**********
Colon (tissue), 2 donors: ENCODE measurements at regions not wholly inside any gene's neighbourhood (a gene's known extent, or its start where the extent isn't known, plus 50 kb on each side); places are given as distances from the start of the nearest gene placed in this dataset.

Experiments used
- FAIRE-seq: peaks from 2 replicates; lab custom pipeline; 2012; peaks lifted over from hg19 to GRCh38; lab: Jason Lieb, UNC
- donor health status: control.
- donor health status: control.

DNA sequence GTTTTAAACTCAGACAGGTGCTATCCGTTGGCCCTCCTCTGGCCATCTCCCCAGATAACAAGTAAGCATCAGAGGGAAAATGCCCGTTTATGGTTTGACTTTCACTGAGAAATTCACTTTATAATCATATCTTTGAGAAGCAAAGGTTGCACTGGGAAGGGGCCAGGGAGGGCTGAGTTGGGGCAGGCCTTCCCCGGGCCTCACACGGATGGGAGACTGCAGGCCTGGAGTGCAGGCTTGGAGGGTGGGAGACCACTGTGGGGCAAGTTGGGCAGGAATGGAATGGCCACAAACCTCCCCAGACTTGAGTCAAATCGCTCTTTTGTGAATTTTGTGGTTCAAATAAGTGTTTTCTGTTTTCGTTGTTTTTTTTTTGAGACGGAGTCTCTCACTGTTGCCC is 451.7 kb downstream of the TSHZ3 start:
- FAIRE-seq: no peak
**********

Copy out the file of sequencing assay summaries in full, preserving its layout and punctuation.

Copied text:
Colon (tissue), 2 donors: ENCODE measurements at regions not wholly inside any gene's neighbourhood (a gene's known extent, or its start where the extent isn't known, plus 50 kb on each side); places are given as distances from the start of the nearest gene placed in this dataset.

Experiments used
- FAIRE-seq: peaks from 2 replicates; lab custom pipeline; 2012; peaks lifted over from hg19 to GRCh38; lab: Jason Lieb, UNC
- donor health status: control.
- donor health status: control.

DNA sequence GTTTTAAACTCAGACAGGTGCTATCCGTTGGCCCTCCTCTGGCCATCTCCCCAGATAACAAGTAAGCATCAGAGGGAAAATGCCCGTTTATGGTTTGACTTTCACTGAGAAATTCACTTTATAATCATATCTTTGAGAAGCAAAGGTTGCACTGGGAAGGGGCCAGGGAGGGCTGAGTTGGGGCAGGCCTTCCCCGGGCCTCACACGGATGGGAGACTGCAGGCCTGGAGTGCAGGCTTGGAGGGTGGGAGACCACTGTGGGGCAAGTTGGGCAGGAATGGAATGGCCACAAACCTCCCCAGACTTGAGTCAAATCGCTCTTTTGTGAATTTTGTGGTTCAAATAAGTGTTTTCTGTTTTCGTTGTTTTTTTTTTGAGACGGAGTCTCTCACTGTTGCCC is 451.7 kb downstream of the TSHZ3 start:
- FAIRE-seq: no peak